Kellie brought up big mind and small mind and how we need them both. Small mind helps us survive and deal with the day to day mundane while big mind is the......Oh I can't remember what she said. She is eloquent and insightful, and really profound in a way that is embedded in everyday life. But I can never recreate what she says. Today what struck me was: if you allow yourself to be in your heart (meditation and yoga are a way inside, as is simply following the breath) and you ask your heart what you need; you realize you already have it. You always have what you need.

My list of complaints poofed into dust. What a relief. Really who gives a crap about the ugly linoleum? Really?
I went from feeling hopeless to buoyant in that hour and a half.
It made me think of a poem I love:

Sometimes I go about pitying myself,
and all along
my soul is being blown by great winds across the sky.
—Ojibway saying

Then I drove by the new Tire Warehouse sign.

Monday, July 13, 2009


Azalea had another long seizure today. She was weak and panting after, but we let her outside where she walked and stumbled around the yard. We picked raspberries and kept an eye on her. After a seizure she does goofy things like sneak into the shed with the lawnmower where she gets stuck. Her back legs are so weak, getting her back inside the house involved me holding her back legs up with my fleece under her belly and Lily luring her with a bone, which she snapped at "like a croc" per Lily who has been watching a DVD of Crocodile Hunter this summer.

Here is a poem my mother gave my by Seamus Heaney the Irish poet, about his dog, Carlo.

I'm afraid the millennium
means nothing to Carlo.
My heart aches for him

with one eye gone blind
and his whole body slowed.
His bark is still loud

but not as aggressive,
not that rampant "Fuck off"
of a dog in his prime,

hurling and barrelling
round the back yard.
I undervalued

all that at the time
his just being there
like a bolt from the garden,

woofing and panting
or worrying plastic
bottles or bags,

our mad perforator
and show-off performer.
He once bit a writer

or better say nipped--
regrettably "nipped"
has to be the mot just.

He went wild at jet trails.
You'd be conscious of nothing
but sunbeat and lawn-heat

when he's work up a snarl
like a slow Cape Canaveral
burn-up and lift-off,

then launch himself into barking
into the blue.
Then quit and come running

like a form of forgiveness.
Now I'd like to relive
those years of aloofness,

am sorry I didn't
give and take more
notice and pleasure

each hour of each day.
I'd stroke him, of course,
at night and at times

when he didn't expect it,
my sudden meltdowns
of hapless affection,

but mostly the case
was live and let live.
Which is hardly enough.

The film in his eye,
his blindsided trot
reminds me of that.

Seamus Heaney

Sunday, July 12, 2009

Uh oh- time to be a grown-up

Here's my horoscope for this week.

Sagittarius Horoscope for week of July 9, 2009

Verticle Oracle card Sagittarius (November 22-December 21)
In the Middle Ages, people became adults when they turned seven years old. These days, the threshold is much later. I'm happy about that. In my view, the longer you can hold on to your playful irreverence and innocent lust for life, the better. Still, there is value in taking on the kinds of responsibilities that help you express yourself with grace and power. So I don't mean to rush you, but it might be time to take a step towards being on the verge of tiptoeing to the brink of preparing to accept more adulthood into your heart. You could make the process less harrowing by hanging out with those rare wise guys and wise girrrls who've survived the transition to greater maturity and a higher degree of professionalism with their youthful flair more or less intact.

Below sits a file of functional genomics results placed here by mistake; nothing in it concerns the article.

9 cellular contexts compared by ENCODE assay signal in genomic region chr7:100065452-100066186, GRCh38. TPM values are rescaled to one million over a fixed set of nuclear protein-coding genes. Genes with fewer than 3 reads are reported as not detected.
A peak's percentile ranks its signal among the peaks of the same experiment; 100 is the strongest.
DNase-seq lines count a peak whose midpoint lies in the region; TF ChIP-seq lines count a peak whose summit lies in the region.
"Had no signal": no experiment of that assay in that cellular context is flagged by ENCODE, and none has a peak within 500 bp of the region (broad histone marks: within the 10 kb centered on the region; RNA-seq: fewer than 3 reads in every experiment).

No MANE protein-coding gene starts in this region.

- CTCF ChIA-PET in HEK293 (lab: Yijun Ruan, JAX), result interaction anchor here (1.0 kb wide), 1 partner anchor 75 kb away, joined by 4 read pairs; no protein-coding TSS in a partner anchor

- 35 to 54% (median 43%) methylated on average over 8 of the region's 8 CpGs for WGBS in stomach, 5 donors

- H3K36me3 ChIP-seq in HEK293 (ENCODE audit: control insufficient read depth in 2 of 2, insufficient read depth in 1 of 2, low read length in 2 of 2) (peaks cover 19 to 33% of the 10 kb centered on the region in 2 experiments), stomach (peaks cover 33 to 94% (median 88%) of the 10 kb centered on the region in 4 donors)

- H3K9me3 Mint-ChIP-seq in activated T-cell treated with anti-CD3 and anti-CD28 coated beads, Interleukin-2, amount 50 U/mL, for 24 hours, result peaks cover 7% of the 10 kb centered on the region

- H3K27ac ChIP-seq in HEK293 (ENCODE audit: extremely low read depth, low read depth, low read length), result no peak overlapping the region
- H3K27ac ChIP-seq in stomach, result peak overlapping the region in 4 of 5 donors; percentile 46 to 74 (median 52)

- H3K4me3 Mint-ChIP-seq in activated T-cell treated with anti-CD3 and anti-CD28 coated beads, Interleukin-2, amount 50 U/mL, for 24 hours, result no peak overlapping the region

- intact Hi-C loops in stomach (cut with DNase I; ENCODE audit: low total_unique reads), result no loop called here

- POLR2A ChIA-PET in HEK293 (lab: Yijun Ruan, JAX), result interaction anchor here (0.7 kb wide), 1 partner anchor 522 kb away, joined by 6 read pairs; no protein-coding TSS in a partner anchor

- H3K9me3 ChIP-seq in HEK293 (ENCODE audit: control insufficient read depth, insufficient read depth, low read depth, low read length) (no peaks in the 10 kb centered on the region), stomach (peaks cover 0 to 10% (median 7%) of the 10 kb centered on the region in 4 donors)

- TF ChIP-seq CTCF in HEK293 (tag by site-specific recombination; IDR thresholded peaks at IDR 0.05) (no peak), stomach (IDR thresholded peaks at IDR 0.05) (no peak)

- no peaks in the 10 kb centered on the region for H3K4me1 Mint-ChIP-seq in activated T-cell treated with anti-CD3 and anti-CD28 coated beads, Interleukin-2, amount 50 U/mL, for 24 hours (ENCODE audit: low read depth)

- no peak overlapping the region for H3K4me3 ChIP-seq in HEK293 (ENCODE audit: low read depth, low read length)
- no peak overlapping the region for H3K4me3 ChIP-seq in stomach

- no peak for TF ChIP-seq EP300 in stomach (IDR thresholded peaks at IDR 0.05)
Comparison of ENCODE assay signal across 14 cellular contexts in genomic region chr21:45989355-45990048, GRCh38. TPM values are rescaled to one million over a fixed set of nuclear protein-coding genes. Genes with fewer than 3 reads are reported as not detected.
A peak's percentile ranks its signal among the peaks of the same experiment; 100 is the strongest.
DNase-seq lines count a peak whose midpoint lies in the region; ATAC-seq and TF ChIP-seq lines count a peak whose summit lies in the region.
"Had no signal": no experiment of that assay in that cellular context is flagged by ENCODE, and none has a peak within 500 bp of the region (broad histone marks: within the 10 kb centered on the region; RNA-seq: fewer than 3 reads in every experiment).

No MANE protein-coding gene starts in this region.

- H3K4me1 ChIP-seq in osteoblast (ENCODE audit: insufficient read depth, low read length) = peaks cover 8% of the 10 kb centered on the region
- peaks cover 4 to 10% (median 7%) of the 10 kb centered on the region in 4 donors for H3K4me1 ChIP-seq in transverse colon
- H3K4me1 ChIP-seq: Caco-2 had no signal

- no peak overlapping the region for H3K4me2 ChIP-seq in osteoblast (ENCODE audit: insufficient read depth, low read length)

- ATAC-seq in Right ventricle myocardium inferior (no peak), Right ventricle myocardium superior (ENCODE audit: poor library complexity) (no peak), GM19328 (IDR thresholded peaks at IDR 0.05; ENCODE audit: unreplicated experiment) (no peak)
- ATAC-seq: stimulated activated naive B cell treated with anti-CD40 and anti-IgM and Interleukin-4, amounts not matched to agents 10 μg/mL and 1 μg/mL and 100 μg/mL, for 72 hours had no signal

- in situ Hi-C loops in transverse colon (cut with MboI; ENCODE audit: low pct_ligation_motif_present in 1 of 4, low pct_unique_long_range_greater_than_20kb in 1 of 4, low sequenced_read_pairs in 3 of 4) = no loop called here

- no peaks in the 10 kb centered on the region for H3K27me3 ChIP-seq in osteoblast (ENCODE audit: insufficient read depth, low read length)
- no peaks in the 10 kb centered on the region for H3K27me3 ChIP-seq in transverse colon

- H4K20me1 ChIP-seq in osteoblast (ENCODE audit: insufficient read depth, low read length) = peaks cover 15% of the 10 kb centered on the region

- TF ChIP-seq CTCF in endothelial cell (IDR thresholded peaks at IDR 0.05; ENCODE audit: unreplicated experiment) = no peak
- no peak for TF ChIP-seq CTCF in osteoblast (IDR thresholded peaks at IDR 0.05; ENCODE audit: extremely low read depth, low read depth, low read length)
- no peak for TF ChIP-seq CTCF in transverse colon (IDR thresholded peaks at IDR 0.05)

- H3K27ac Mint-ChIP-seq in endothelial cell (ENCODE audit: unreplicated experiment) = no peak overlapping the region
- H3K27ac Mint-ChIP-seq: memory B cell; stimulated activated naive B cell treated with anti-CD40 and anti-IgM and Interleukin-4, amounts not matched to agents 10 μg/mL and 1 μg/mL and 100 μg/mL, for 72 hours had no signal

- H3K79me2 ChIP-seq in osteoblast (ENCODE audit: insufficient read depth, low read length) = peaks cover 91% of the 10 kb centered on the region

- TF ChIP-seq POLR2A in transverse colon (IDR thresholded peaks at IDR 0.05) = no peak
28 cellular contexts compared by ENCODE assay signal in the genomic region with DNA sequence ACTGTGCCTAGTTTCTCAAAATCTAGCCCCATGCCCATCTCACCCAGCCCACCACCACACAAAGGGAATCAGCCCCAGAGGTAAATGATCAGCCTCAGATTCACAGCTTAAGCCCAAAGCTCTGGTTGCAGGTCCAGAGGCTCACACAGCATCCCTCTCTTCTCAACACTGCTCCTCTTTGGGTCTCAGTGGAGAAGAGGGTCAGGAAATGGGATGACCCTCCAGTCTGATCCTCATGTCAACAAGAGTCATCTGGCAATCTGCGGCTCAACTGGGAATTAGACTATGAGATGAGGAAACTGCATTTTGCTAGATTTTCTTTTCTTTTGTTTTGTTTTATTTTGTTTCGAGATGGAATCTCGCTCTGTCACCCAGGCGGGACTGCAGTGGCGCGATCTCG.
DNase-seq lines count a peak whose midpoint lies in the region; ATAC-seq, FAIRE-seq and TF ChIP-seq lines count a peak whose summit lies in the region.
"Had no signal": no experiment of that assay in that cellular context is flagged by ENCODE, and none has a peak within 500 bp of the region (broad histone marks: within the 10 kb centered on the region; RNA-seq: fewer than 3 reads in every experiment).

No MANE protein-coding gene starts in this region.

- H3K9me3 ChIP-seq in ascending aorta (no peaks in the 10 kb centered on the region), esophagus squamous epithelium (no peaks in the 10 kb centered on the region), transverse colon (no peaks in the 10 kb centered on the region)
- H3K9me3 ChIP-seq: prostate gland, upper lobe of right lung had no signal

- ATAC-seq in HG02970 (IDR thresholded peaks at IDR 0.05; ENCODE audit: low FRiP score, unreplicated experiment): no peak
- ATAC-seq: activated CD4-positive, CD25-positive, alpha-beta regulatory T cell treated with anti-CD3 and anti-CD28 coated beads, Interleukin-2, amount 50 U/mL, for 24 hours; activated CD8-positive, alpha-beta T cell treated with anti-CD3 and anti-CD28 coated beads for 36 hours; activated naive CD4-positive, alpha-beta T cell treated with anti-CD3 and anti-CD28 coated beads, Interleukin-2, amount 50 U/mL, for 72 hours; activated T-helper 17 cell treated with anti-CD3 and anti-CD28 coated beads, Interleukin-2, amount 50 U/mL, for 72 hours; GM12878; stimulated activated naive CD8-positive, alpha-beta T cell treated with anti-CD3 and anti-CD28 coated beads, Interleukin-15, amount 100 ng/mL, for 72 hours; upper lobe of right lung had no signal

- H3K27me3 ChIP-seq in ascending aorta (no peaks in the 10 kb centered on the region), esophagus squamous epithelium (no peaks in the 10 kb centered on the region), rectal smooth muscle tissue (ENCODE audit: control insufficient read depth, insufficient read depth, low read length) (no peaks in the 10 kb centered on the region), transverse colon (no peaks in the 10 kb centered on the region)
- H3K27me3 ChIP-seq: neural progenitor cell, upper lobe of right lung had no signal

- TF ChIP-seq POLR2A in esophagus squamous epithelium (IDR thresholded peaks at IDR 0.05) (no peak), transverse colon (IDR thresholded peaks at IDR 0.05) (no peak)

Rob's wallet was stolen and it highlighted the frantic disorganized mess that is our finances. I am so sour about money and never having enough, that I never make it a priority and our bills are paid just-on-time. This horoscope actually got my mind thinking in a different way. Maybe to be organized and responsible about money could be about "express(ing) yourself with grace and power" That seems noble. I certainly want to be a strong example for my children in all arenas, even how we fund our lives.
Makes me want to buy a new notebook and pen and get down to business.

I also love the idea of a seven year old being an adult when I look at Lily who just turned seven. She could be a pretty functioing adult, but there would be some major glitches. She can make breakfast for Georgia and her. But her bed would be filled with half eaten food and vermin, which might have been common in the Middle Ages. My yoga teacher just said that logic doesn't come in until a person is 7 years old and before that we are ruled by "big mind" Hmm that explains three and a half Georgia and her frequent time-outs for saying "poop" and swatting Lily.

Green River

Spent the afternoon at Green River in Vermont visiting our friends who just relocated up there to a great spot by the river.

Rob loves to catch the crayfish. This one was big! The girls made a circle of stones and tried to contain them but they snuck out between or under the rocks into the soft sand. Georgia said over and over, "I don't want to hug it. I don't want to hug it." Although no one was suggesting she should. Lily and I did take a try at it.
Georgia adored the newt we found and held it on and off for about a half and hour before I noticed it was looking a little limp and tired so I put it back. She was upset.

Miss Georgia loves worms and newts and salamanders.

Then we had a thrilling find!
A dragonfly was perched on a rock, not flying away. It's wings were superbly iridescent and moist looking. I bent closer to see and there was the nymph casing it had just emerged from. Amazing. We watched it wait for it's wings to dry, but I got worried when the splashing girls came closer so I picked it up. It carefully stepped onto my finger and sat there tipping it's head, looking around at it's new world of air.
I passed it to Case, after a few moments, it flew up into the trees above us. Magic!

Then everybody got cold so Michele made a summer lemonade and grape party in the sun.

Even later, we went to the Marina and had a large expensive dinner we shouldn't have, but it was fun and while wandering around the Marina we looked up and saw a bald eagle fly overhead.

A great summer day.